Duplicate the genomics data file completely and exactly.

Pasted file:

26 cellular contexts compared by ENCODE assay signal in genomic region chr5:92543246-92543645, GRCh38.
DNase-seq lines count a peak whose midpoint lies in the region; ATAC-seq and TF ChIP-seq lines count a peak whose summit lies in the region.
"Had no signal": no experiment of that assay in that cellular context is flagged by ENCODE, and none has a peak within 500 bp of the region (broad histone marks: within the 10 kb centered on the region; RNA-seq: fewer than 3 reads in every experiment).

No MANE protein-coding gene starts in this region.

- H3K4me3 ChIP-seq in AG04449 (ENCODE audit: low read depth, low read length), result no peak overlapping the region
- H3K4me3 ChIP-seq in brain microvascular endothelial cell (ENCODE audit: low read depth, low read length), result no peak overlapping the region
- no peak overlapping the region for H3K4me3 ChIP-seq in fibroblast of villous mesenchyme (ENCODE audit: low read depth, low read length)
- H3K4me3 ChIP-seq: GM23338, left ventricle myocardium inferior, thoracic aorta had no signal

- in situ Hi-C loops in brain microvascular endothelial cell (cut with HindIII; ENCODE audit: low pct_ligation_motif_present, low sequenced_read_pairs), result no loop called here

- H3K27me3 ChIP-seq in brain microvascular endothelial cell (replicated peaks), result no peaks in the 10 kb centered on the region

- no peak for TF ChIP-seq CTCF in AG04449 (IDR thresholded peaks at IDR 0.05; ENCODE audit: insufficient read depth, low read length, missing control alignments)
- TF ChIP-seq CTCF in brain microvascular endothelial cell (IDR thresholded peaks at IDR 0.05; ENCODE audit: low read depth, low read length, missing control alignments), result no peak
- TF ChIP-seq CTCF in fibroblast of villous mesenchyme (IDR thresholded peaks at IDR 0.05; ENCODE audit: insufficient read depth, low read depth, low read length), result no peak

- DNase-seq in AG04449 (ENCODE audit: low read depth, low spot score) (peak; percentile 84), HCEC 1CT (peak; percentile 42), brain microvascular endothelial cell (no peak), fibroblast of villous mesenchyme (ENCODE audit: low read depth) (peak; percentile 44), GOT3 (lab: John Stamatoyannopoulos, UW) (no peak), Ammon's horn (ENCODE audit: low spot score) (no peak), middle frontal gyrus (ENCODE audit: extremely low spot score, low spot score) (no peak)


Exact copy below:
26 cellular contexts compared by ENCODE assay signal in genomic region chr5:92543246-92543645, GRCh38.
DNase-seq lines count a peak whose midpoint lies in the region; ATAC-seq and TF ChIP-seq lines count a peak whose summit lies in the region.
"Had no signal": no experiment of that assay in that cellular context is flagged by ENCODE, and none has a peak within 500 bp of the region (broad histone marks: within the 10 kb centered on the region; RNA-seq: fewer than 3 reads in every experiment).

No MANE protein-coding gene starts in this region.

- H3K4me3 ChIP-seq in AG04449 (ENCODE audit: low read depth, low read length), result no peak overlapping the region
- H3K4me3 ChIP-seq in brain microvascular endothelial cell (ENCODE audit: low read depth, low read length), result no peak overlapping the region
- no peak overlapping the region for H3K4me3 ChIP-seq in fibroblast of villous mesenchyme (ENCODE audit: low read depth, low read length)
- H3K4me3 ChIP-seq: GM23338, left ventricle myocardium inferior, thoracic aorta had no signal

- in situ Hi-C loops in brain microvascular endothelial cell (cut with HindIII; ENCODE audit: low pct_ligation_motif_present, low sequenced_read_pairs), result no loop called here

- H3K27me3 ChIP-seq in brain microvascular endothelial cell (replicated peaks), result no peaks in the 10 kb centered on the region

- no peak for TF ChIP-seq CTCF in AG04449 (IDR thresholded peaks at IDR 0.05; ENCODE audit: insufficient read depth, low read length, missing control alignments)
- TF ChIP-seq CTCF in brain microvascular endothelial cell (IDR thresholded peaks at IDR 0.05; ENCODE audit: low read depth, low read length, missing control alignments), result no peak
- TF ChIP-seq CTCF in fibroblast of villous mesenchyme (IDR thresholded peaks at IDR 0.05; ENCODE audit: insufficient read depth, low read depth, low read length), result no peak

- DNase-seq in AG04449 (ENCODE audit: low read depth, low spot score) (peak; percentile 84), HCEC 1CT (peak; percentile 42), brain microvascular endothelial cell (no peak), fibroblast of villous mesenchyme (ENCODE audit: low read depth) (peak; percentile 44), GOT3 (lab: John Stamatoyannopoulos, UW) (no peak), Ammon's horn (ENCODE audit: low spot score) (no peak), middle frontal gyrus (ENCODE audit: extremely low spot score, low spot score) (no peak)